OTTAWA (Reuters) - Canada may require people taking out mortgages to come up with a larger downpayment if it looks like indebtedness is getting too high, Finance Minister Jim Flaherty said in a interview released late on Sunday.
Flaherty’s remarks echoed concerns voiced last week by Bank of Canada Governor Mark Carney about households’ ability to pay down debt. Household debt relative to income has risen sharply though it is below U.S. and British levels, and Carney warned consumers not to assume that interest rates will stay low.
“If we see further evidence that there is excessive demand in the housing market or that there’s an indication that people are taking on obligations that they will not be able to handle in the future when interest rates rise, then we will take some action,” CTV television quoted Flaherty as saying.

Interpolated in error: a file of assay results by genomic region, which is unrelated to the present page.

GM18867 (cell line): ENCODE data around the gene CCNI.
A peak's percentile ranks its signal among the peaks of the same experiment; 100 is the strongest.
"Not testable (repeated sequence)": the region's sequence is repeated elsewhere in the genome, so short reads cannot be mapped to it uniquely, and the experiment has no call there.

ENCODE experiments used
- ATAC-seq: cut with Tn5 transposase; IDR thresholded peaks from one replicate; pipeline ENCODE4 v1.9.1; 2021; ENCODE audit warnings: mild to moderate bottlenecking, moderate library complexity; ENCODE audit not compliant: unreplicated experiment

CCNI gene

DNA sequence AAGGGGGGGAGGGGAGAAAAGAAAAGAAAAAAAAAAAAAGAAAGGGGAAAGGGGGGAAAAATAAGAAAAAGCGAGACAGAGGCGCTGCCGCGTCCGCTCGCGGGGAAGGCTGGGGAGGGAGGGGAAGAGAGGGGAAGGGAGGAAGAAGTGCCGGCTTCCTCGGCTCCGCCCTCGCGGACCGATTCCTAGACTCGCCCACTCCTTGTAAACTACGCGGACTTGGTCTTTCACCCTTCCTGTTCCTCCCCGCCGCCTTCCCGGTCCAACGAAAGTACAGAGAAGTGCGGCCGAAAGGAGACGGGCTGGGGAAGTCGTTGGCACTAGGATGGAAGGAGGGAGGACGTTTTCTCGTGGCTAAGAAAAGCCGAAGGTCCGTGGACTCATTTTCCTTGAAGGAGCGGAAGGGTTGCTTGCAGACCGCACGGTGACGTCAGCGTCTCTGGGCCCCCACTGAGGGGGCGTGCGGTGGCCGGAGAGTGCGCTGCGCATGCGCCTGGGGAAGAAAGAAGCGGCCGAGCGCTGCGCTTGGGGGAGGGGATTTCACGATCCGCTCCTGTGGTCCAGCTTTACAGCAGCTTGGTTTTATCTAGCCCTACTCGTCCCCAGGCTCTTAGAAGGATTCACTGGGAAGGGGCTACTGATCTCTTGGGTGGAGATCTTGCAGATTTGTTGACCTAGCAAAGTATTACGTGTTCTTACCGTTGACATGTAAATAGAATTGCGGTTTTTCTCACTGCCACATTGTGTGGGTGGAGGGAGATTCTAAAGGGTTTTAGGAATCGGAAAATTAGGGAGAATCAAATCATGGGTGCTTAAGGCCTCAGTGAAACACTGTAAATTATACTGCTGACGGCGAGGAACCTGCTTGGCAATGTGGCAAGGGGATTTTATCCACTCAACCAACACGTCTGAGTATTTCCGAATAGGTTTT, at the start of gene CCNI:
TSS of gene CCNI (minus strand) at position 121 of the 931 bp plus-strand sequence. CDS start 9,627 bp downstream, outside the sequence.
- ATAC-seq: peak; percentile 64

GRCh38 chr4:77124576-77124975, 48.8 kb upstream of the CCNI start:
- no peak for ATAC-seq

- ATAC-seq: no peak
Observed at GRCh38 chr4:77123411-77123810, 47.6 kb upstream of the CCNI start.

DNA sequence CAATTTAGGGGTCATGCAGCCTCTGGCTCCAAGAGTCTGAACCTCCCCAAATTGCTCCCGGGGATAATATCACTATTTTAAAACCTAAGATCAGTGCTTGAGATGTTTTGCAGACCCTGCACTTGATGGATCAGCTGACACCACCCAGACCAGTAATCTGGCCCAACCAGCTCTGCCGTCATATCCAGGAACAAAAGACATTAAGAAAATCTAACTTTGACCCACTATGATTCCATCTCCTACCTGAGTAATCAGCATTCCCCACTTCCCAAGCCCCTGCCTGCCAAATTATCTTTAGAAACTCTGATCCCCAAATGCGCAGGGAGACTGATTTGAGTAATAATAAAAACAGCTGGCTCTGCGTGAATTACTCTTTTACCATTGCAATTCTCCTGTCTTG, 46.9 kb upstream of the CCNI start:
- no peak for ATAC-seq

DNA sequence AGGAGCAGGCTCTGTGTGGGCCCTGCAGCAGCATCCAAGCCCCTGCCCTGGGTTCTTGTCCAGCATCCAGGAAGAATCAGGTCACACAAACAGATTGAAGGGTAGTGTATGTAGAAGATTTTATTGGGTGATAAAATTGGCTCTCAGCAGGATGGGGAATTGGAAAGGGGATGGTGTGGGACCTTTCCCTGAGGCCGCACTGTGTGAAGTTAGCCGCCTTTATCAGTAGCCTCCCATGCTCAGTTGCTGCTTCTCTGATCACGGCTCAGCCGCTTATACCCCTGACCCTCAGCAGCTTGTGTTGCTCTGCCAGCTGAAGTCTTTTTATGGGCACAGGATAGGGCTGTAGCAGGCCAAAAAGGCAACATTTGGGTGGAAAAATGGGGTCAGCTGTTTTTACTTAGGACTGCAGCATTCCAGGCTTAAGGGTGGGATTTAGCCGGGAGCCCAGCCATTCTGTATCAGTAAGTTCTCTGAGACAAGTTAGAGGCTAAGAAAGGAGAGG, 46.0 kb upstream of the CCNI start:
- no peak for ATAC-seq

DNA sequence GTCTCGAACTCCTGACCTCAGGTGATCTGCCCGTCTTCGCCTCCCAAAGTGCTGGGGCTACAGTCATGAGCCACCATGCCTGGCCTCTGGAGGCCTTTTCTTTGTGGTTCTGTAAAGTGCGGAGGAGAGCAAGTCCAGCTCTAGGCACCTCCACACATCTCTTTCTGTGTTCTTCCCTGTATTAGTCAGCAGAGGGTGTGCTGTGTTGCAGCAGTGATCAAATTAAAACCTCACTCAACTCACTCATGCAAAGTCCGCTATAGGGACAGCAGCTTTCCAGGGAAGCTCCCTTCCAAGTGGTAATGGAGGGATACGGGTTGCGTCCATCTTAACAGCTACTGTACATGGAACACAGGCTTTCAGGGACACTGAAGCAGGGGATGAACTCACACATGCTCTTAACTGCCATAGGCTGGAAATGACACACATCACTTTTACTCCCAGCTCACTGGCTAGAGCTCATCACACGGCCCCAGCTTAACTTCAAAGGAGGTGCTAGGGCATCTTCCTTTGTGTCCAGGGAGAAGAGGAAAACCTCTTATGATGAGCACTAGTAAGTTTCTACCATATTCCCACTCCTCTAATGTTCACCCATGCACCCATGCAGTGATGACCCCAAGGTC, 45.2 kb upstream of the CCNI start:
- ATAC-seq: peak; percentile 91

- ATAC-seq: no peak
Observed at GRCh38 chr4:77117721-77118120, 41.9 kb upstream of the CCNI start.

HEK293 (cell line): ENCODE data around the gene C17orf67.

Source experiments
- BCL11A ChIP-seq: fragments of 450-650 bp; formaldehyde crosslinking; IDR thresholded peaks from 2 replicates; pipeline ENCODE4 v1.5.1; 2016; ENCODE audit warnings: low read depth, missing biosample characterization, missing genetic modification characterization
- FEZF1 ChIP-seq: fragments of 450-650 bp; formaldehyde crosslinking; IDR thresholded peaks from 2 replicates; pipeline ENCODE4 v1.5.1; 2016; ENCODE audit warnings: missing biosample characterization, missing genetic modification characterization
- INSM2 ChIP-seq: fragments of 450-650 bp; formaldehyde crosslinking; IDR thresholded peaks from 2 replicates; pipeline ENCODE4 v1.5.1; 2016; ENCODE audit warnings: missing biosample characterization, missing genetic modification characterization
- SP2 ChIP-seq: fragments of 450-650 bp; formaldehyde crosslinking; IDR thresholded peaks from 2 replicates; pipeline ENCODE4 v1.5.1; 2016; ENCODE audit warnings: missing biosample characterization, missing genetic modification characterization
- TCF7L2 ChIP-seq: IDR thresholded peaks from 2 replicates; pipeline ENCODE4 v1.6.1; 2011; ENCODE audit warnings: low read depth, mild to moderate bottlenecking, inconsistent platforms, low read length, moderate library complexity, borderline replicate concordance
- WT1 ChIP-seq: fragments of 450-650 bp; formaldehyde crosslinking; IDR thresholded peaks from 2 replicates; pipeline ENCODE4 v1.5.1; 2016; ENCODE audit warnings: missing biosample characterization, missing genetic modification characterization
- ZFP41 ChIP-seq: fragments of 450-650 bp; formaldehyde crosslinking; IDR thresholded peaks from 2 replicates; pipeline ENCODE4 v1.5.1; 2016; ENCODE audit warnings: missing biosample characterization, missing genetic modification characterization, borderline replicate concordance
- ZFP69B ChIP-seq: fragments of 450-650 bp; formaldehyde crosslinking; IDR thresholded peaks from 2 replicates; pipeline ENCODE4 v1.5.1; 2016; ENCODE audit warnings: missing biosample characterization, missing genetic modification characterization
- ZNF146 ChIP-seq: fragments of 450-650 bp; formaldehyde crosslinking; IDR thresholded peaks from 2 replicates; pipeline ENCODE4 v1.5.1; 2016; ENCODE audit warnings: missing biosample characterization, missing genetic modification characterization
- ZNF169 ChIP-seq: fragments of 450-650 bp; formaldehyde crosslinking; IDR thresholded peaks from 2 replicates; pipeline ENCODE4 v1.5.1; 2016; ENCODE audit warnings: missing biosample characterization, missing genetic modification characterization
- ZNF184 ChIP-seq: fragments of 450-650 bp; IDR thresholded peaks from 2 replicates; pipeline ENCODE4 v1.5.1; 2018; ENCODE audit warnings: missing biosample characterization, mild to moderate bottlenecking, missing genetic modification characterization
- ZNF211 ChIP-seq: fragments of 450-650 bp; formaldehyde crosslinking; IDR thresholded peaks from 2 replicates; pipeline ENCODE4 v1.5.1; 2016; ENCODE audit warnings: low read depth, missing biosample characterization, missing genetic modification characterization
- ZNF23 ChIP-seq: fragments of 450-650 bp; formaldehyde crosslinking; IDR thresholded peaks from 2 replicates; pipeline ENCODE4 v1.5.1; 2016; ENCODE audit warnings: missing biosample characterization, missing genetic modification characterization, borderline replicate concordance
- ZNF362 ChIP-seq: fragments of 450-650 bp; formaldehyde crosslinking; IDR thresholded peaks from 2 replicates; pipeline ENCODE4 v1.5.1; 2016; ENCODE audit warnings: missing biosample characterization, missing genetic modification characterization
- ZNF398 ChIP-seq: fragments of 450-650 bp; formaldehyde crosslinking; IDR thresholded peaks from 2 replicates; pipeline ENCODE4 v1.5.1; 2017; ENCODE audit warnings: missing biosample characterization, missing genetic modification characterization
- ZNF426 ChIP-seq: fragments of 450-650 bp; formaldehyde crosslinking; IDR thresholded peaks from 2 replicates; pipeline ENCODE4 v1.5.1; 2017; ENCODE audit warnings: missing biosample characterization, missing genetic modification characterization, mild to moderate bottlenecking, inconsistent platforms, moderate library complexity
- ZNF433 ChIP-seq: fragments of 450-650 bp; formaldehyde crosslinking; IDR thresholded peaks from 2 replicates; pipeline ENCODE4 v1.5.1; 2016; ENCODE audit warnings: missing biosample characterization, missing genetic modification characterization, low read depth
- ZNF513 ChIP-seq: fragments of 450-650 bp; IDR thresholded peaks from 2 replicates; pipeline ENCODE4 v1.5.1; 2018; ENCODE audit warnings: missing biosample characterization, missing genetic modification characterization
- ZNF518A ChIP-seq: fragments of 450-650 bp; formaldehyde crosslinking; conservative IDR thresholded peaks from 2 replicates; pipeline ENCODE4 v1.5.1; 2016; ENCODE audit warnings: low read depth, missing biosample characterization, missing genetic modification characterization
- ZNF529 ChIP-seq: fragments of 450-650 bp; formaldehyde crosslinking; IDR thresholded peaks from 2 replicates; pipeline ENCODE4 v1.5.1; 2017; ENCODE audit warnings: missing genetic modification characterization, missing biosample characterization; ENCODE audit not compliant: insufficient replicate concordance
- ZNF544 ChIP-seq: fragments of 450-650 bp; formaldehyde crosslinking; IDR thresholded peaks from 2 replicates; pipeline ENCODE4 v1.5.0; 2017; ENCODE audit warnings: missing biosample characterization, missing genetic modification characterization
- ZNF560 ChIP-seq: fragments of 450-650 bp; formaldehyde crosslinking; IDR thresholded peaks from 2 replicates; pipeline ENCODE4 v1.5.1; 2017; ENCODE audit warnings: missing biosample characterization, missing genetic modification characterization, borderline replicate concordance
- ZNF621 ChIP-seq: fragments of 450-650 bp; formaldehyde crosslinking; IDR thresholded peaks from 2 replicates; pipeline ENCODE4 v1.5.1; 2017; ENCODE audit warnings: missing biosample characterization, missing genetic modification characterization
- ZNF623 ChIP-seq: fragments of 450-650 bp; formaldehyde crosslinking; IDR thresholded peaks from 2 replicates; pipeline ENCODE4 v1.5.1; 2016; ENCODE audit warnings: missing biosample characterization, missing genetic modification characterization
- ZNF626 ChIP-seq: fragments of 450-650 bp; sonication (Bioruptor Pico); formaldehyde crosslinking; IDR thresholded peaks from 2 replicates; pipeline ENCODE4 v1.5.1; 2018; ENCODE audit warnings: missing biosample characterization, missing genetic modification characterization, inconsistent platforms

“The likely action we will take is to increase the size of the downpayment from 5 per cent to a higher number, reduce the amortization -- bring it down from 35 years to something less.”
Shortening the amortization period would mean mortgage payments would have to go up to pay the loan off more quickly, and might make people think twice about taking on more debt.
The interview with Flaherty is expected to air on the program Question Period on Sunday.
Reporting by Randall Palmer; editing by Rob Wilson
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